Dream of the Dragon

Tag: buendia

Obama should study Reagan

by Justin

Change and hope. Those words, the ones Americans so desperately wanted to hear in the oblivion of Bush’s second term, dominated Obama’s nearly immaculate campaign and became symbols of a new era. The timing of Obama’s ascendancy couldn’t have been better, really. The old guard had failed miserably at leading, American’s were disenchanted with the GOP and wanted a radical shift. By and large, you know. Democrats and liberals were, of course, going to dodge any Republican candidate. But Obama tapped into the independents and the more moderate republicans. Running a black candidate was a serious gamble, but that was the moment. And Obama seized the hell out of it. Then what happened?

Okay, so we go into his presidency with impossible expectations. Absolutely unrealistic. I wrote about this before, about the inevitable meeting of his idealism and the labyrinth of politics – how liberals should have seen it coming and should take his stumbles and compromises with a grain of salt. Read the rest of this entry »

Mourning Aftermath

by Justin

“A ritual is an opportunity to participate in a myth. You are in one way or another putting your consciousness, even the action of your body, into play in relation to a mythological theme, and, as I hope I’ve made clear, mythological themes are projections of the order of the psyche… by participating in a ritual occasion you are in a magical field, a field that is putting you in touch with your own great depth.”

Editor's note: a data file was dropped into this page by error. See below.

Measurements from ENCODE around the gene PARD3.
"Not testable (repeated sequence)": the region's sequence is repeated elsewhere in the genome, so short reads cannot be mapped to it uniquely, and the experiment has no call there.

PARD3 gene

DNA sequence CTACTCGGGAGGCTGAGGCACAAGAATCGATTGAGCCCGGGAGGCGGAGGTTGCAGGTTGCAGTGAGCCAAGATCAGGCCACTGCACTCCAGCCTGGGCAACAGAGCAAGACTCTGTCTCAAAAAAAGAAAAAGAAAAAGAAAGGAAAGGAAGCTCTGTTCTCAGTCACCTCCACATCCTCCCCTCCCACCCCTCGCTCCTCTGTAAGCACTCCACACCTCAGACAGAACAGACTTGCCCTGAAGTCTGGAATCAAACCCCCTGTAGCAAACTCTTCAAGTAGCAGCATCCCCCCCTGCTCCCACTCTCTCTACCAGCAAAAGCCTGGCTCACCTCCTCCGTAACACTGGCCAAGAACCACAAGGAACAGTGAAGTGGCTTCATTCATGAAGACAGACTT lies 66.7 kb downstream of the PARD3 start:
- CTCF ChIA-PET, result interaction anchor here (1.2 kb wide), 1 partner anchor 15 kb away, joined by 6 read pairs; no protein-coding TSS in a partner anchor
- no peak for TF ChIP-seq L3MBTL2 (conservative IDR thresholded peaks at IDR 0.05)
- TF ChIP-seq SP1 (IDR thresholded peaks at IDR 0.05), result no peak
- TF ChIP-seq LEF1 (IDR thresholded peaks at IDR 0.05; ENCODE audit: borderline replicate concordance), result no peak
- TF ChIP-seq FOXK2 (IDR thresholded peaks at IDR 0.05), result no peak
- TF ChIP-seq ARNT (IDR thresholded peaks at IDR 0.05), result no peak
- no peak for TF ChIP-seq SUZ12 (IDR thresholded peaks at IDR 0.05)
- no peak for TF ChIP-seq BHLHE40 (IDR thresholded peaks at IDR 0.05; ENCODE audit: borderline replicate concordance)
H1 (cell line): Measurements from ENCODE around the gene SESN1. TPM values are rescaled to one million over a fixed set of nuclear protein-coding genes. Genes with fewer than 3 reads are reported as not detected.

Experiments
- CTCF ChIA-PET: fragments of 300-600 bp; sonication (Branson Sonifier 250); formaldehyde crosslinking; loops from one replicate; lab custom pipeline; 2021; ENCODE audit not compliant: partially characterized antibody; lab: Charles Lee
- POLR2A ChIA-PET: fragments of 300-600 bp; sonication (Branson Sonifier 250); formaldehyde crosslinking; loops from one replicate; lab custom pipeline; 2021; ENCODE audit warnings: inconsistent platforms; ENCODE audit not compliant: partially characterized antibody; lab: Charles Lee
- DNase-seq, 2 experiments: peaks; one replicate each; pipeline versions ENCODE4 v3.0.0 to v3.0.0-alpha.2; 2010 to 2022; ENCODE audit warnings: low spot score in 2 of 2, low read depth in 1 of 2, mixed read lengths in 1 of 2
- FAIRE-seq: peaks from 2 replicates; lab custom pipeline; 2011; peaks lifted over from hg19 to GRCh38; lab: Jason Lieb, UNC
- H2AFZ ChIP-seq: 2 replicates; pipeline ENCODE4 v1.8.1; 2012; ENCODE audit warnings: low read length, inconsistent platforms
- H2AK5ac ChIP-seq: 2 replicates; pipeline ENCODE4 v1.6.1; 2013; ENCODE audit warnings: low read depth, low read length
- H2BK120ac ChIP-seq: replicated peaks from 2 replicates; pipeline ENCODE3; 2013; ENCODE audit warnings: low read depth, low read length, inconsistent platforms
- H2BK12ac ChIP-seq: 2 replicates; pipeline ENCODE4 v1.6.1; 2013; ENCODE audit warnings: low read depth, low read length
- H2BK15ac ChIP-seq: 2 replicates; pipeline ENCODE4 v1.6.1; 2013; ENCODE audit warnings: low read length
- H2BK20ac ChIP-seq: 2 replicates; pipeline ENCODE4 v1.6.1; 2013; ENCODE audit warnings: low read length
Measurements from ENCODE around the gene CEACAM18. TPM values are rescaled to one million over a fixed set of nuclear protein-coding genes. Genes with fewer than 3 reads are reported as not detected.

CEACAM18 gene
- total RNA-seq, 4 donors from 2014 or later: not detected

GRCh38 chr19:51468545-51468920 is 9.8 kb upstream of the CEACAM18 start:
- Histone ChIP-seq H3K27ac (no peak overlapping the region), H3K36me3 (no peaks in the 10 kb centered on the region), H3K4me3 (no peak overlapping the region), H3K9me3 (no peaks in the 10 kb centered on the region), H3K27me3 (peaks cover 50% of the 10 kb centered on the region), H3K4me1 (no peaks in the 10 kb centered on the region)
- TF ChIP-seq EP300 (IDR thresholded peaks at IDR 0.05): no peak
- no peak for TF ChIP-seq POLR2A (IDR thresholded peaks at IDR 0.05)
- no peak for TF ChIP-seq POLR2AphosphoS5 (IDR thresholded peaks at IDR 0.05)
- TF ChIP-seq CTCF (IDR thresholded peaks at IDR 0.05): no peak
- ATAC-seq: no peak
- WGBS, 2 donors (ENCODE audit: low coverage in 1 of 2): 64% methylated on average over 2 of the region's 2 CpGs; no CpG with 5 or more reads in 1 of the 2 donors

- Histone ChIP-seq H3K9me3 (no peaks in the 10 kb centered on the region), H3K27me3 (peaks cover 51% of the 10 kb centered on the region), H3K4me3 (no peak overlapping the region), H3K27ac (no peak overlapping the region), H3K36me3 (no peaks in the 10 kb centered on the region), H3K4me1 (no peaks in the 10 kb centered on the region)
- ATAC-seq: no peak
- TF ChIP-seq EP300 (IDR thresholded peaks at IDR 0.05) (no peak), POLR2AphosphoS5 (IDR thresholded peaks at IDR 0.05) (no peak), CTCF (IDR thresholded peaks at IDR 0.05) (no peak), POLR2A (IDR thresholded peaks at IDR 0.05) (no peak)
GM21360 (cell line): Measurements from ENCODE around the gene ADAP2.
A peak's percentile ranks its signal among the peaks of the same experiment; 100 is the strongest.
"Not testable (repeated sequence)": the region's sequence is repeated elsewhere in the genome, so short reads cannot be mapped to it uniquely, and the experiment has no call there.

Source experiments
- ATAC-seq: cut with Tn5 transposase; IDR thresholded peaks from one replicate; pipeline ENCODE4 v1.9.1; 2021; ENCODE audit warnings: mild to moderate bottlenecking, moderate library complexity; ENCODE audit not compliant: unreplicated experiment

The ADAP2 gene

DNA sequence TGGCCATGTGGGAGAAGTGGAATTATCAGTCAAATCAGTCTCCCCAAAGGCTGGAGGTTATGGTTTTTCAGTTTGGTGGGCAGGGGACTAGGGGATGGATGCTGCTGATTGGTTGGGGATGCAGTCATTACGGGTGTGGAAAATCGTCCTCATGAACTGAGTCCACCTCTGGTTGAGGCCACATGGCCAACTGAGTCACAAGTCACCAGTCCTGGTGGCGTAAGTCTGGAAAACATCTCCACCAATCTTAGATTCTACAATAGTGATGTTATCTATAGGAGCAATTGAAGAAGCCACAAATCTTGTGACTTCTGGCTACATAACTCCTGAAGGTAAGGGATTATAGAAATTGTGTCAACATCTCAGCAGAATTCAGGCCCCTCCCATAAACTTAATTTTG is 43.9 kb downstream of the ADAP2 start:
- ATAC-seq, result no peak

Joseph Campbell from The Myths and Masks of God

In the thick of a more immediate and shocking wave of grief, I’ve started mourning the absence of ritual in my life. Ritual, mind you, not worship. America, or rather post-industrial culture in general, lacks a strong tradition of practicing ritual without specific and distracting religious baggage. Read the rest of this entry »

‘Let’s do it.’

by Justin

I can’t imagine any death-row inmate choosing lethal injection. Sure, if the choice is between the notoriously unreliable and undeniably painful electric chair or some fatal cocktail I’d leap for the syringe. But what if one of the choices is to stand in the open air and brace against a bullet through the heart? Maybe it’s the romantic in me, but I’d take the instant and dramatic gunshot over feeling my life ebb away in the cold, sterile air of an indoor execution chamber.  Not to mention recent accounts of botched injections that required additional doses or observable pain in those last breaths.

This article in the Times about the last bastion of firing squad executions made me imagine the scenarios for the first time since Colonel Aureliano. Read the rest of this entry »